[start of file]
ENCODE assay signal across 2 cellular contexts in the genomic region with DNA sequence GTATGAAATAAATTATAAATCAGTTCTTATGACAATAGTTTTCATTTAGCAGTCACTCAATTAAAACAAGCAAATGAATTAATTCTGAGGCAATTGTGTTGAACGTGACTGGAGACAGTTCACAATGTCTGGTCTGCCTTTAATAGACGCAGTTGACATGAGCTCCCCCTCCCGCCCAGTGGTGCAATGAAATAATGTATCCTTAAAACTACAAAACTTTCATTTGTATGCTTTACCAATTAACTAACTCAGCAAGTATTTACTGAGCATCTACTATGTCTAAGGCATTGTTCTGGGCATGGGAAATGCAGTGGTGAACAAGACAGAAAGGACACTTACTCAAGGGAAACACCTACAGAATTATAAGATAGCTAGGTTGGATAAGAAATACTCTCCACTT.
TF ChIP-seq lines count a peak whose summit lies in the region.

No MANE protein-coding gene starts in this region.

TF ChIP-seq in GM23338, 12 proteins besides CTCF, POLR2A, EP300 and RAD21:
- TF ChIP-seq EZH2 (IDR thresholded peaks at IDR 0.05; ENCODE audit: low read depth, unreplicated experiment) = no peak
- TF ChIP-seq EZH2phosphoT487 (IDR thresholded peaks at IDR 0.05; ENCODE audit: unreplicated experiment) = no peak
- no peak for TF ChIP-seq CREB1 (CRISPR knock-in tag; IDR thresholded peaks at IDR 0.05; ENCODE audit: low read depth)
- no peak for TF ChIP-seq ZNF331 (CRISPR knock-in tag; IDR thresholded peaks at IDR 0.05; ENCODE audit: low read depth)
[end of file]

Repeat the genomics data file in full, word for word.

ENCODE assay signal across 2 cellular contexts in the genomic region with DNA sequence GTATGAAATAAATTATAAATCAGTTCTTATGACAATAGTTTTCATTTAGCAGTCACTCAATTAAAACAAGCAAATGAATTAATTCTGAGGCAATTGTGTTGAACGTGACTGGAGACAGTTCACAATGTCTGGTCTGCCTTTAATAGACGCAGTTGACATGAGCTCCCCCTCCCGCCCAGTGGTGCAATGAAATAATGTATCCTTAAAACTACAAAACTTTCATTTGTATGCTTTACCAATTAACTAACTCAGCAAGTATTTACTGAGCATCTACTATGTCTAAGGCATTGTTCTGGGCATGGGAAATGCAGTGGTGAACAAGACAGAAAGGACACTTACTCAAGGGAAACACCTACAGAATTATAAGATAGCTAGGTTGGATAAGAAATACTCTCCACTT.
TF ChIP-seq lines count a peak whose summit lies in the region.

No MANE protein-coding gene starts in this region.

TF ChIP-seq in GM23338, 12 proteins besides CTCF, POLR2A, EP300 and RAD21:
- TF ChIP-seq EZH2 (IDR thresholded peaks at IDR 0.05; ENCODE audit: low read depth, unreplicated experiment) = no peak
- TF ChIP-seq EZH2phosphoT487 (IDR thresholded peaks at IDR 0.05; ENCODE audit: unreplicated experiment) = no peak
- no peak for TF ChIP-seq CREB1 (CRISPR knock-in tag; IDR thresholded peaks at IDR 0.05; ENCODE audit: low read depth)
- no peak for TF ChIP-seq ZNF331 (CRISPR knock-in tag; IDR thresholded peaks at IDR 0.05; ENCODE audit: low read depth)